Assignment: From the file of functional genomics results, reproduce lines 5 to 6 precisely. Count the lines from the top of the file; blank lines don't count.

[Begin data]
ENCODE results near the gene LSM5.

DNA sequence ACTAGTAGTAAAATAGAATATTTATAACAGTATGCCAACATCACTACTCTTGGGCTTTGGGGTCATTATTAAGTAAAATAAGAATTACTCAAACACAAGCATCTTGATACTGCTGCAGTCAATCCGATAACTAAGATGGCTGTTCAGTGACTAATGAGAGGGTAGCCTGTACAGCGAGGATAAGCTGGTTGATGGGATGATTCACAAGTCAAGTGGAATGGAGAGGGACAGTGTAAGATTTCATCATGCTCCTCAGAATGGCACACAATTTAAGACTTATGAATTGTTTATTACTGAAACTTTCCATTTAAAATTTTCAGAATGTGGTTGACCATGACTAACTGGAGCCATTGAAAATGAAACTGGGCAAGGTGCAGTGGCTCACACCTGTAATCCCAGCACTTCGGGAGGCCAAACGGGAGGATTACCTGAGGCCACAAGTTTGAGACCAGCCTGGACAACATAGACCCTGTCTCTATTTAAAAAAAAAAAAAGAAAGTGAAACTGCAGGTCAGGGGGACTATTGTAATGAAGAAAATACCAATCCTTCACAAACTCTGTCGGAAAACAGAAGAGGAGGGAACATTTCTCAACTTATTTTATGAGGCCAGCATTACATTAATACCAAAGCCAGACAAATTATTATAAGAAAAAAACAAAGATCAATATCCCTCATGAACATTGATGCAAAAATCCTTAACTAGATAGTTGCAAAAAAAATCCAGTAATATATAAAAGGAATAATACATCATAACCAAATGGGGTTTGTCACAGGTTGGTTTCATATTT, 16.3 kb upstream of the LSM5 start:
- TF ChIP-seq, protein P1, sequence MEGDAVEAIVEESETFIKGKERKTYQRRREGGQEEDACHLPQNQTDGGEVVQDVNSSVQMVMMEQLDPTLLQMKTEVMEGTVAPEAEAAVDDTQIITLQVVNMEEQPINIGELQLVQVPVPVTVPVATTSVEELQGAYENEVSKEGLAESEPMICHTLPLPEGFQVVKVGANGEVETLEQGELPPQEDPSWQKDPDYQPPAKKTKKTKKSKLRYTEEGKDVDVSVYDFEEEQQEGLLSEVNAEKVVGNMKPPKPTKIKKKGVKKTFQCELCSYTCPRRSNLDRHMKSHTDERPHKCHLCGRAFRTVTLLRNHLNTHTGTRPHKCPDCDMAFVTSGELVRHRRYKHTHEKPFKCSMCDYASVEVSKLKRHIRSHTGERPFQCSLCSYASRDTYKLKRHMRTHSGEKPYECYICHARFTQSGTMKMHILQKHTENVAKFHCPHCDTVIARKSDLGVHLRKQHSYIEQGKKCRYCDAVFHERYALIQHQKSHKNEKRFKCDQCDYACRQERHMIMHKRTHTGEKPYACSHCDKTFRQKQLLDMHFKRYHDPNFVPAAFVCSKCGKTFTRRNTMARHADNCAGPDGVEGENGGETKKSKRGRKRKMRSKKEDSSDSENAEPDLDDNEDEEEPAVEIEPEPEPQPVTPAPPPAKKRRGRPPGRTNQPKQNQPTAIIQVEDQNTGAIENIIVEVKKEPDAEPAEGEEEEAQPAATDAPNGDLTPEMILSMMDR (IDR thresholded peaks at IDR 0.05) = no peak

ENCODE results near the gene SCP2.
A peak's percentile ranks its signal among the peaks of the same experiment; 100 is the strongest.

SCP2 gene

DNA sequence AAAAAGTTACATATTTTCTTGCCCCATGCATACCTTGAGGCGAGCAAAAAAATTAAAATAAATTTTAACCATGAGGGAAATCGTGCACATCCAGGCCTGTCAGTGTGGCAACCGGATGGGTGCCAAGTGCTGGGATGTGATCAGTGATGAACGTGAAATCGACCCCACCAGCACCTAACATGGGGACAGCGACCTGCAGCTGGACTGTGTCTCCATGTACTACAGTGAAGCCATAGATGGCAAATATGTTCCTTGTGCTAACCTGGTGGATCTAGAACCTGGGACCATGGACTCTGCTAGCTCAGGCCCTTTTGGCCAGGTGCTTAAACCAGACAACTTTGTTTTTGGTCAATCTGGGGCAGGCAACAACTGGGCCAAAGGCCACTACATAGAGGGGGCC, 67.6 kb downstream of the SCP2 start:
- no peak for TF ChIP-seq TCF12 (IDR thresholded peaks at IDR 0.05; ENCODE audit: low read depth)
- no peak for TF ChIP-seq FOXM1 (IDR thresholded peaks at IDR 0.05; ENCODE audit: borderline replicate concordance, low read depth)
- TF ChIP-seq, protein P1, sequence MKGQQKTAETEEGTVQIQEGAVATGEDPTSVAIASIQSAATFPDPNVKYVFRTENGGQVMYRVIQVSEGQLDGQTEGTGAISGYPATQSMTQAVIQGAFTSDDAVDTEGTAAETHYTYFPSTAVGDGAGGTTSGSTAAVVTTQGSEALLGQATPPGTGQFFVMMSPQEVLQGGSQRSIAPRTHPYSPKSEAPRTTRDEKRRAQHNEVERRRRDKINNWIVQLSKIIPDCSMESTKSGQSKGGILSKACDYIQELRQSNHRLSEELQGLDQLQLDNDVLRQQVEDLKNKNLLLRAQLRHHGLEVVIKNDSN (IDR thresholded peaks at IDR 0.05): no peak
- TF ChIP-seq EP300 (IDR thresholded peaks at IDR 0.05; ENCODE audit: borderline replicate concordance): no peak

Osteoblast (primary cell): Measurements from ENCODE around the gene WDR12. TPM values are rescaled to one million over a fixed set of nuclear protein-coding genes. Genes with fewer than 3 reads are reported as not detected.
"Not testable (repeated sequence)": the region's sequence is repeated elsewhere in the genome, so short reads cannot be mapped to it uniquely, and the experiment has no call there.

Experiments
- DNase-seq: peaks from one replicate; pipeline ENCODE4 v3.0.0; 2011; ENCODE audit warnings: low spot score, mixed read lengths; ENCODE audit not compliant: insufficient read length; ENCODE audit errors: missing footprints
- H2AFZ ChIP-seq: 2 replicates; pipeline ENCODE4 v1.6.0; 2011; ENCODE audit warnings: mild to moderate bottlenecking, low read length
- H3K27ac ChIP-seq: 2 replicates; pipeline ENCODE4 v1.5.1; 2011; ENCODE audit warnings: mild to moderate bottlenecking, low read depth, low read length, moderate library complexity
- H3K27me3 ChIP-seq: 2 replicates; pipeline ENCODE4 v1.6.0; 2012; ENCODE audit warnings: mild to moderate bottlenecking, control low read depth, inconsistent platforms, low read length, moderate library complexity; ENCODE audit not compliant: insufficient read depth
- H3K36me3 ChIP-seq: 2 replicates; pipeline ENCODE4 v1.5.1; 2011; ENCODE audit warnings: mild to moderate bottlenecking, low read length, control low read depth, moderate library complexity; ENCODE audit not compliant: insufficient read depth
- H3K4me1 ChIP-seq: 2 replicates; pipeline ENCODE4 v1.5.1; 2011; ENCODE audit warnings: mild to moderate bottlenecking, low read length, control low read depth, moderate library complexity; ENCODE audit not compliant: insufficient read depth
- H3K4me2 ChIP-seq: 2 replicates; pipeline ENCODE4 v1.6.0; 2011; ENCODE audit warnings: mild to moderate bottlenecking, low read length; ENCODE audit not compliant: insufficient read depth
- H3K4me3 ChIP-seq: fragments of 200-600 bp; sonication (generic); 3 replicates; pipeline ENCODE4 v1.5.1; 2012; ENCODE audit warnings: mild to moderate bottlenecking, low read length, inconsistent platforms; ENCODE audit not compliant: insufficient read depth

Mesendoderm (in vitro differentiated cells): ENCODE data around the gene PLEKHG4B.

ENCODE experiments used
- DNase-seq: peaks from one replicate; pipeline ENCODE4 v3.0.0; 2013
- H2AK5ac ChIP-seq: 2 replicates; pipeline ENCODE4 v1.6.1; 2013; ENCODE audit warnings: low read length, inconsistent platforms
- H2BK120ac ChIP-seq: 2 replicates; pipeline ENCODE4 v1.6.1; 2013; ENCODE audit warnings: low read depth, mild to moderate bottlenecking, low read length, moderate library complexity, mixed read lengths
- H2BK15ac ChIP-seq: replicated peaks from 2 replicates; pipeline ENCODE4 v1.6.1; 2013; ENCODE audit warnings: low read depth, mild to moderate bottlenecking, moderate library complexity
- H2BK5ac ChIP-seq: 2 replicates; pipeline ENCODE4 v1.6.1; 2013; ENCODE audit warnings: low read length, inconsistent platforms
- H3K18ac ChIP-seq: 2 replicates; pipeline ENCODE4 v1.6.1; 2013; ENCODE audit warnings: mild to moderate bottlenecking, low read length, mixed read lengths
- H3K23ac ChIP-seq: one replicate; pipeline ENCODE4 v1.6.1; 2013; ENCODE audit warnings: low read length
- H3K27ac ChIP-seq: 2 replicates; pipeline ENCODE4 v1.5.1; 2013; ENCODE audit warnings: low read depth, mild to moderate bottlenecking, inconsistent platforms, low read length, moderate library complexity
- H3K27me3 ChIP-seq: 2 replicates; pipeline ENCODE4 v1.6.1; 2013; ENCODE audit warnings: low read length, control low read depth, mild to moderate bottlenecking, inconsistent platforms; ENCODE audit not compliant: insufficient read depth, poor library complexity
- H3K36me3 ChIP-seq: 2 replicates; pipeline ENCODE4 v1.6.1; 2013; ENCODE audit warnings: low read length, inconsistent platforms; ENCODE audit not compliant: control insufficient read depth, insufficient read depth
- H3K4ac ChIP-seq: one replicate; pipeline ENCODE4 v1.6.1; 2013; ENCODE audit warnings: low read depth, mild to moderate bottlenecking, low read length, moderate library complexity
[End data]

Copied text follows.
A peak's percentile ranks its signal among the peaks of the same experiment; 100 is the strongest.

SCP2 gene